Jun122017

Sutter Co Pilot for Voter’s Choice Act

Sutter County has been chosen as one of 14 counties to implement changes to California’s system of voting based upon the legislature’s Voter’s Choice Act.

“This landmark law will provide voters more options for when, where, and how they cast a ballot," Secretary of State Alex Padilla said. “SB 450 will increase civic participation and make our democracy stronger.”

Pilot counties can begin using the new approach starting January 2018. The remainder of the counties can adopt the SB 450 reforms in 2020.

Sutter County Clerk Donna Johnston is presenting the old versus the new approach to the Supervisors at their Tuesday June 13, 3pm public meeting. They will ultimately need to approve implementing the reforms and how it will be done. Nevada County Supervisor’s already approved their county’s use of the new system.

Johnston is soliciting the public’s input before going forward. The proposed changes will be presented through the media, mailings, meetings, and on the county website suttercounty.org/elections. She can be reached at This email address is being protected from spambots. You need JavaScript enabled to view it. or by calling at 530-822-7134.

The current voting system requires each voter to cast a ballot on one day, during limited hours, at one location, using one type device. Absentee voters either mail the ballot or can drop it off at one location prior to Election Day.

SB 450 vastly expands the voting opportunity. Once deployed, every registered voter would be mailed a ballot 28 days before Election Day. Voters would then be able to vote in-person at a vote center, mail their ballot, or leave it at a vote center or at a ballot drop-off location.

Polling places would be replaced by vote centers. Voters would have the freedom to cast a ballot at any vote center instead of being tied to a single polling location. Vote centers will look and feel like polling places, but provide additional benefits and options for voters.

For example, citizens could register at any time and at any vote center on Election Day. They could also receive a replacement for lost or damaged ballots. People can access language assistance and translated materials. Vote centers would be connected to the clerk’s office via technology.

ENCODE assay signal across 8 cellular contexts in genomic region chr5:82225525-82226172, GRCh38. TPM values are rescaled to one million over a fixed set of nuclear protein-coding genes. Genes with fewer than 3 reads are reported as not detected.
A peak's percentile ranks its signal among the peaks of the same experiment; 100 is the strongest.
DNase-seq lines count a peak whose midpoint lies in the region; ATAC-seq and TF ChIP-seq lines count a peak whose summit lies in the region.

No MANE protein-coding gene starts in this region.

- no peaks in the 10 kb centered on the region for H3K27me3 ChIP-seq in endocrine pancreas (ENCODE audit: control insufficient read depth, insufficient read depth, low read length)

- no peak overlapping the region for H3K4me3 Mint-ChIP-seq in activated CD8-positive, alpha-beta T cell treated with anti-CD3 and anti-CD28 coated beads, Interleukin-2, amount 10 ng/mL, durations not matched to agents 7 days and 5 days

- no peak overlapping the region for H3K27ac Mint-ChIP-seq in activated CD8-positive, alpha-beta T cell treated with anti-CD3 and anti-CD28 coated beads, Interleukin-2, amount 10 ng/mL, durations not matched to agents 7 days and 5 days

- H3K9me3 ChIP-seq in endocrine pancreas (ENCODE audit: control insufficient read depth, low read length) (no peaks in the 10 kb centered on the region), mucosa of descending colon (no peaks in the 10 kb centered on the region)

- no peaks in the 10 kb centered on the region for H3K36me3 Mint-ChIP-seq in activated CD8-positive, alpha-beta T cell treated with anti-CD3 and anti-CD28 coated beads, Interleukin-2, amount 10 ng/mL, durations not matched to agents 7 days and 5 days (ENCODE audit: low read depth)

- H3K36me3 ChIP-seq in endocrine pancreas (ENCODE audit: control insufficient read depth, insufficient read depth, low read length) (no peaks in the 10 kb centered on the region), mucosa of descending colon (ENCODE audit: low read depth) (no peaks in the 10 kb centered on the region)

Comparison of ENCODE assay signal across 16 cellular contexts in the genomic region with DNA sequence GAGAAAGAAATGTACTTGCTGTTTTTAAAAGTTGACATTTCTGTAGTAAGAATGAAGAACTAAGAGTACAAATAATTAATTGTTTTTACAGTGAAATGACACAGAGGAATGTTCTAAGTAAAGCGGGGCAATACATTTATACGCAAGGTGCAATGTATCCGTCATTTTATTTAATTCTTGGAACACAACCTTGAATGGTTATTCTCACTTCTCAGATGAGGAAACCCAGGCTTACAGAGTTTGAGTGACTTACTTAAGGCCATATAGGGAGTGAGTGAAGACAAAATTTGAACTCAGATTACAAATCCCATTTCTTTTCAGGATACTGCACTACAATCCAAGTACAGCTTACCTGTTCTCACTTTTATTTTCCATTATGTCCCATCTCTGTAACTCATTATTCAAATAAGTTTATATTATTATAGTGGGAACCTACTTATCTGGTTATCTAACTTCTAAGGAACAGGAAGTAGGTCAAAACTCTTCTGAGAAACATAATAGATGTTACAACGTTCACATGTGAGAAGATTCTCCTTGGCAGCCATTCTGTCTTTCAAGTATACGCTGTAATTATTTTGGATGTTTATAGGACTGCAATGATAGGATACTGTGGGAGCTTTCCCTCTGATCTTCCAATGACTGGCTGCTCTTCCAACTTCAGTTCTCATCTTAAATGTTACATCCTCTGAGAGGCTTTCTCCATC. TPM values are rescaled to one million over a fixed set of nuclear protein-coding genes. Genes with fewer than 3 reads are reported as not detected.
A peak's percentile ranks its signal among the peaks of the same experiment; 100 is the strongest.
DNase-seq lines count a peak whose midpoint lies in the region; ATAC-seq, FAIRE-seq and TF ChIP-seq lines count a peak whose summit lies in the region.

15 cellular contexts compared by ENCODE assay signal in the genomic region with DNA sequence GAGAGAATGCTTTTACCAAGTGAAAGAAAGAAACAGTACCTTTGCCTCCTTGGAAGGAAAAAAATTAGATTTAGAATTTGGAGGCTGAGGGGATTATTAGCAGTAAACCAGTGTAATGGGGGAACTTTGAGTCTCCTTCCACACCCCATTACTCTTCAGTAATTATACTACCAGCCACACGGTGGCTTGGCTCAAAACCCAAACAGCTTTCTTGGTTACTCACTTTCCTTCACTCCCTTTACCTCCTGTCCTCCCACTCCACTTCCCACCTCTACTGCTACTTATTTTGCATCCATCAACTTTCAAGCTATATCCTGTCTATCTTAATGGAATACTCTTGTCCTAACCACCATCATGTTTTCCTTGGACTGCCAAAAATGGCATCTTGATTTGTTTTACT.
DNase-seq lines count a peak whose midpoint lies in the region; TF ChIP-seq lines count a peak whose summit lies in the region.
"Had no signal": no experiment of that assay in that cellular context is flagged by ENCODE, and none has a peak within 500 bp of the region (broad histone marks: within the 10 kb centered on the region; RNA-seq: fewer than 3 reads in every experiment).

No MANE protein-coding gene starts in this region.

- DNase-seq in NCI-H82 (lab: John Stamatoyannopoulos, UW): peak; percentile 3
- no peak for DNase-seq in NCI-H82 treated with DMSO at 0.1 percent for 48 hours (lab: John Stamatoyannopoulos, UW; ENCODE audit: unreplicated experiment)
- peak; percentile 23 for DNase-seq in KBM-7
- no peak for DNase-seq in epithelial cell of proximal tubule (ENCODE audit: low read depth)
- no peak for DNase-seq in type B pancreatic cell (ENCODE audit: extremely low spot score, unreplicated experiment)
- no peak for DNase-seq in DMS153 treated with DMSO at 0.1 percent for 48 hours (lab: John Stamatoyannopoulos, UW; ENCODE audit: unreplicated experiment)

Starting 10 days prior to the Election and through the Friday before Election Day, there would be 2 vote centers open (Live Oak and Yuba City). An additional 3-4 vote centers would open on Election Day and the Saturday, Sunday, and Monday before (locations to be determined).

There will also be 4 ballot drop-off spots in addition to the Election’s Office throughout the county starting 28 days before the Election Day. The state mandates that drop-off locations be secure, accessible to voters with disabilities, and located as near as possible to public transportation routes.

Donna Johnston said that in the last election76% of voters received absentee ballots and 23% indicated they would vote at the polls. However, only 55% of all those receiving absentee ballots voted and 20% of the remainder went to the polls. Previous years have seen voting at polling places down to 8% and 15%.

State-wide voter turnout continues to shrink. Bill sponsor Senator Hertzberg said, “You can stream a movie over the internet or deposit a check with your phone at any time, but without this bill, many people still have to rearrange their busy schedules to get to a polling place on a single day and that has hurt turnout.”

“For many working Californians it may make more sense to cast a ballot the week before Election Day at a location closer to where they work, or where they drop off their kids, or where they go to college,” Padilla explained. “Why limit voting to one location on a single Tuesday?”

The Voter’s Choice Act is an effort to modernize a voting method that has remained the same except for voting machine technology. We’ve come a long way since 1776 when the right to vote began as a legal privilege almost exclusively available to white, property-owning, Protestant men. Now, all 18 year-old citizens and older of any ethnicity or religion are eligible to register and vote.

This proposed change makes it much easier for all to do.

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